Since Hugo Chávez went to Cuba in December for cancer treatment, reports on the Venezuelan president’s health have been vague and focused on his valiant struggle to recuperate. In the last couple of days, however, officials have been releasing grimmer news.
Yesterday it was revealed that Chávez had a new infection, making it harder for him to breathe. Today, in a speech filled with bombast worthy of Chávez himself, Nicolás Maduro, the vice-president, said Chávez was suffering his “most difficult hours” since his surgery in Cuba. He also accused unnamed foreign and domestic enemies of conspiring to poison Chávez, and drew comparisons with Palestinian president Yasser Arafat, whose death in 2004 is still the subject of murder speculation. Additionally, Maduro announced that the country is expelling a US military attaché, David Delmonico, whom he accused of stirring up support for a coup. (Update: a second attaché is also being expelled.)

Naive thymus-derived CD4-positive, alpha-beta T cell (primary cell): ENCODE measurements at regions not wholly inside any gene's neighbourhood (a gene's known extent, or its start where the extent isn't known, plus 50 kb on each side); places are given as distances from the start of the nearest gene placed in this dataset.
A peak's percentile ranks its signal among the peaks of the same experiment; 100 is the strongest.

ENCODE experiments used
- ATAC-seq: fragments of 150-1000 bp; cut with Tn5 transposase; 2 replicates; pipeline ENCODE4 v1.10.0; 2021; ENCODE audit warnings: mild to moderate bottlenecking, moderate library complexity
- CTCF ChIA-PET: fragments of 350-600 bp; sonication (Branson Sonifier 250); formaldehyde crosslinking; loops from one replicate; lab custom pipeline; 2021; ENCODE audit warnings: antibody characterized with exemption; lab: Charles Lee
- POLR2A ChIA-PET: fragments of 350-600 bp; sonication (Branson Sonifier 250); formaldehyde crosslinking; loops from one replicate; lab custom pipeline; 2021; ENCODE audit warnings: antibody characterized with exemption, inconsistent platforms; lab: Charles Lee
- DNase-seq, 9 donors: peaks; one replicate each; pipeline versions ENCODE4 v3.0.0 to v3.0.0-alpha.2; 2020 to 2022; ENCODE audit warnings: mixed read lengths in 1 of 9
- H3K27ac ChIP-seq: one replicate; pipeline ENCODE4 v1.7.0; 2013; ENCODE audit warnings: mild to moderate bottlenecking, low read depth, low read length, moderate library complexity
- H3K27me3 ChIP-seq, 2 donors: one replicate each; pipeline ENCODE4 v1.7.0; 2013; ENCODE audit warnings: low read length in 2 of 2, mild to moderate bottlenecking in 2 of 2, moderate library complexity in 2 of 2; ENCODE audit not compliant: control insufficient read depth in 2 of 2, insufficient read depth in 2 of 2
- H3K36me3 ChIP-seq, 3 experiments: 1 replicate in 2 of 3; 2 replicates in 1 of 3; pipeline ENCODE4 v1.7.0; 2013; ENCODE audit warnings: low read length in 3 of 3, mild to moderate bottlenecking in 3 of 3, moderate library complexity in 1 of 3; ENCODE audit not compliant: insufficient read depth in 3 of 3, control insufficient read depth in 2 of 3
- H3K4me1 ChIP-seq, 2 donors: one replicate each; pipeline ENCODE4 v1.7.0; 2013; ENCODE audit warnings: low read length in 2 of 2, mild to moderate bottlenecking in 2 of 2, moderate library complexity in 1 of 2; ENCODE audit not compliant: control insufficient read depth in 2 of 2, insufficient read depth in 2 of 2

Rumors that Chávez is already dead have abounded; last week, a Panamanian ex-diplomat claimed that the president’s life-support had already been switched off, though his sources of information seemed dubious. But if Chávez is indeed already dead, then the trickle of bad news, the sabre-rattling, and the intriguingly symbolic comparison with Arafat—a martyr and hero to the ideological left that leads Venezuela—would all be consistent with preparing the Venezuelan people to hear the bad news.